Application to Dismiss Complaint: Dismiss complaint against individual
Information Sheet DA9
This information sheet tells you:
- When to apply
- Legal test: section 27(1)(d)(ii) of the Human Rights Code
- The purposes of the Human Rights Code
- Legal test: dismiss against individual
- Sample argument
A respondent can apply either:
- Before the respondent files a response to the complaint or discloses documents, or
- At the same time that they apply to dismiss the complaint.
Note: There is a time limit to apply to dismiss the complaint.
Section 27(1)(d)(ii) of the Human Rights Code says the Tribunal can dismiss a complaint if:
“proceeding with the complaint … would not further the purposes of this Code”.
Section 3 of the Human Rights Code sets out the purposes. The purposes include:
- preventing discrimination
- providing remedies for discrimination
- promoting a society where everyone can fully take part.
The respondent must show three things:
- The complaint names the person’s employer who is responsible for the conduct
Employers are responsible for their employees’ conduct when they are acting as employees. The legal term is “liable”.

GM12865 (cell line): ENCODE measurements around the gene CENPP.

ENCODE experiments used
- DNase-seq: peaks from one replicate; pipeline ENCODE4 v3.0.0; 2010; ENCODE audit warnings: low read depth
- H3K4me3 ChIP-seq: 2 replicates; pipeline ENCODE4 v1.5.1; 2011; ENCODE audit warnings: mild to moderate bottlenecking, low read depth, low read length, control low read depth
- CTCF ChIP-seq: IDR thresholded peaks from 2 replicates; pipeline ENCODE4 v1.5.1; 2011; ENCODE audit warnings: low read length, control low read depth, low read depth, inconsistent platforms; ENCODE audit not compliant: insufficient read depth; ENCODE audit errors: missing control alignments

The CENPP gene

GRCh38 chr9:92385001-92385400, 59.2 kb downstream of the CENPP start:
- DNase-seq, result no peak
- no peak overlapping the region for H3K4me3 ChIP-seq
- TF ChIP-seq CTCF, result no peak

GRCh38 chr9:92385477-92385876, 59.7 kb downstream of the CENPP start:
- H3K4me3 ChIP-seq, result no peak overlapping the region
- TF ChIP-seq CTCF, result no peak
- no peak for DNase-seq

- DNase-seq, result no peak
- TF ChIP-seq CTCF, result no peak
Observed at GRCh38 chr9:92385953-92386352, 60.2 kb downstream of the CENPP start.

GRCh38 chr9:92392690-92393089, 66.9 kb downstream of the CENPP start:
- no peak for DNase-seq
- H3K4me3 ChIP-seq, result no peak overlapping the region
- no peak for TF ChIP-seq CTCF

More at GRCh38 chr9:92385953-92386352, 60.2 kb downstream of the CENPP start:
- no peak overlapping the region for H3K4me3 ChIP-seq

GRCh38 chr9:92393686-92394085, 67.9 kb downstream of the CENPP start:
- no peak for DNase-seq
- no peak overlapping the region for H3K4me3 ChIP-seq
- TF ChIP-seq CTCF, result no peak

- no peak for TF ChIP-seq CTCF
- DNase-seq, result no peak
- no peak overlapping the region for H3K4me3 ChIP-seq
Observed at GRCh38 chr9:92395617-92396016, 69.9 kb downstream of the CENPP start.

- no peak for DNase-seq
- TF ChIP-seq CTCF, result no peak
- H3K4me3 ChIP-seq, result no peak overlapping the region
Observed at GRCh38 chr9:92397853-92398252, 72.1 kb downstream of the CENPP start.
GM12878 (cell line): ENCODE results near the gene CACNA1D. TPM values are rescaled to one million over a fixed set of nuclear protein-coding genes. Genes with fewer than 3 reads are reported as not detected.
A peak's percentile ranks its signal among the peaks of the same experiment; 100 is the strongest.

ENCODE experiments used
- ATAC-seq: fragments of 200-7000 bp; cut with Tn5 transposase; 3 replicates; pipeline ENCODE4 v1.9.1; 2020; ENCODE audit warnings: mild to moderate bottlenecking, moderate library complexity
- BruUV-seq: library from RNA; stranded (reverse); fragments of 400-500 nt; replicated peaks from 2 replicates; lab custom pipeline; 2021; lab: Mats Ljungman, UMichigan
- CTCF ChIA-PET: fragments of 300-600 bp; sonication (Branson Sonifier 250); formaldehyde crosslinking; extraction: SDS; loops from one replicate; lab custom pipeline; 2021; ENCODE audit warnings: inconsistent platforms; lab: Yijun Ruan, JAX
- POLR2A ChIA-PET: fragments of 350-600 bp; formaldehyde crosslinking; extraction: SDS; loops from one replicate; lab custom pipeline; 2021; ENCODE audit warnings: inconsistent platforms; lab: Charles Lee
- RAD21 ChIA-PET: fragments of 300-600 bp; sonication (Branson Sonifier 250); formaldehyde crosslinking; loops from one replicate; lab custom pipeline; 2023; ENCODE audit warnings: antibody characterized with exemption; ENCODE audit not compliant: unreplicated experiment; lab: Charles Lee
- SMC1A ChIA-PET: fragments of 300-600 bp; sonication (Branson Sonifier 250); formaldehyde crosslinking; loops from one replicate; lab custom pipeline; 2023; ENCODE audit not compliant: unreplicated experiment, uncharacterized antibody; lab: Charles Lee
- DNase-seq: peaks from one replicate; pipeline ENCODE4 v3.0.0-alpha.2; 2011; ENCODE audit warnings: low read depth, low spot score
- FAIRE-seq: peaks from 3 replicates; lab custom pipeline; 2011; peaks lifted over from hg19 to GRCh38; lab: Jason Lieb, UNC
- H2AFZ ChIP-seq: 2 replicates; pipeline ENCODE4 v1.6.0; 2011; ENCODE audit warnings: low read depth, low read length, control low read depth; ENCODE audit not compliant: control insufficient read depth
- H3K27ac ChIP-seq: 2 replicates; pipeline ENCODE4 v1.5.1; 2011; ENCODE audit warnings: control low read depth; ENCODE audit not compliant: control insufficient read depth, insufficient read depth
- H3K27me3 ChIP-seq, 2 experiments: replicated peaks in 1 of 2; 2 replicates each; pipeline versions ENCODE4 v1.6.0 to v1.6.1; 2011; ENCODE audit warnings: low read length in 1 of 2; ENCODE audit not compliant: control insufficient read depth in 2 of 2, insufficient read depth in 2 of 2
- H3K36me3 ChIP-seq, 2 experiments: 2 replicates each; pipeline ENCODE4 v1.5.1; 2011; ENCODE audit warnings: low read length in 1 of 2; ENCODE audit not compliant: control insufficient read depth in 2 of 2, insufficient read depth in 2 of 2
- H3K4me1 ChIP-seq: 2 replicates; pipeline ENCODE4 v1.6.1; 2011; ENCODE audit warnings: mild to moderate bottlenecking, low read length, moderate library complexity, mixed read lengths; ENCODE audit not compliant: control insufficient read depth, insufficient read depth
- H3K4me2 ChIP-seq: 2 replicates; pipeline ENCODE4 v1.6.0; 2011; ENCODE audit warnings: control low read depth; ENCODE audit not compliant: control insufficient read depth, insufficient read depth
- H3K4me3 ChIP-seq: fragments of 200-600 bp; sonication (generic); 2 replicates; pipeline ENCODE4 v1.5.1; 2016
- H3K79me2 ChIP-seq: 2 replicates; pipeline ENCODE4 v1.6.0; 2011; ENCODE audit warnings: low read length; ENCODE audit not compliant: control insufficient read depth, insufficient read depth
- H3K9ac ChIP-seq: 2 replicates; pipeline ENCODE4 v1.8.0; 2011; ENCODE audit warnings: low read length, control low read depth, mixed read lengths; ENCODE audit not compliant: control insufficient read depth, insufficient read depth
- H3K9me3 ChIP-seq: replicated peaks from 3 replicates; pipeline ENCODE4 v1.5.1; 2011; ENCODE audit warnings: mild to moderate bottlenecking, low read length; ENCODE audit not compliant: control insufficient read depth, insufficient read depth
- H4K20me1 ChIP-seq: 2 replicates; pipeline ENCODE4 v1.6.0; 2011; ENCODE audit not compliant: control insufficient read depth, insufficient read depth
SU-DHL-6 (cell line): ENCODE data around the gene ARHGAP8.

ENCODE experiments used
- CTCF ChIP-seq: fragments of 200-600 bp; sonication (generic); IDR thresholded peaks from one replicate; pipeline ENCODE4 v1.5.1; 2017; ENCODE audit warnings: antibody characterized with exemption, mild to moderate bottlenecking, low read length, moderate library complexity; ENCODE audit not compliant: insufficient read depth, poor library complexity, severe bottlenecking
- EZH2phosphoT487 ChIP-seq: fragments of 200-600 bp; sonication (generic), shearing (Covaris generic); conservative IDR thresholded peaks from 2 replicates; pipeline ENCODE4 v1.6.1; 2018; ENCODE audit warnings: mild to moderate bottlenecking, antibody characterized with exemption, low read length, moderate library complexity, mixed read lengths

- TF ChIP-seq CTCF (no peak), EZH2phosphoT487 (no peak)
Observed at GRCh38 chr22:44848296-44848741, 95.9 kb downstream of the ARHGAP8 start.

The employer should say it agrees that it is liable for the person’s conduct.
- The employer can fulfil any remedies that the Tribunal might order
The Tribunal will consider:
- Does the employer say it will fulfil any remedies that the Tribunal might order?
- Can the employer fulfil any remedy?
For example, does it have the resources to pay any compensation?
- Proceeding against the individual would not further the purposes of the Code
The Tribunal will consider the conduct that the complaint alleges about the individual. How responsible is the individual? Is a remedy against them important?
- The individual made the discriminatory decision.
- The individual harassed the complainant.
In these examples, a remedy against the individual may be important.
- The individual followed the organization’s policy about accommodation.
- The individual had little influence on the decision.
In these examples, a remedy against the individual may not be as important.
“The Tribunal should dismiss the complaint against the manager.
We rely on Daley v. B.C. (Ministry of Health) and others, 2006 BCHRT 341 at paragraphs 60-62.
- The employer accepts liability for the manager’s conduct.
- The employer will fulfil the remedies it the complainant wins.
- The complaint is about accommodating a disability. The complainant says the manager did not cooperate. The manager followed company policy. There is no need for a remedy against the manager.”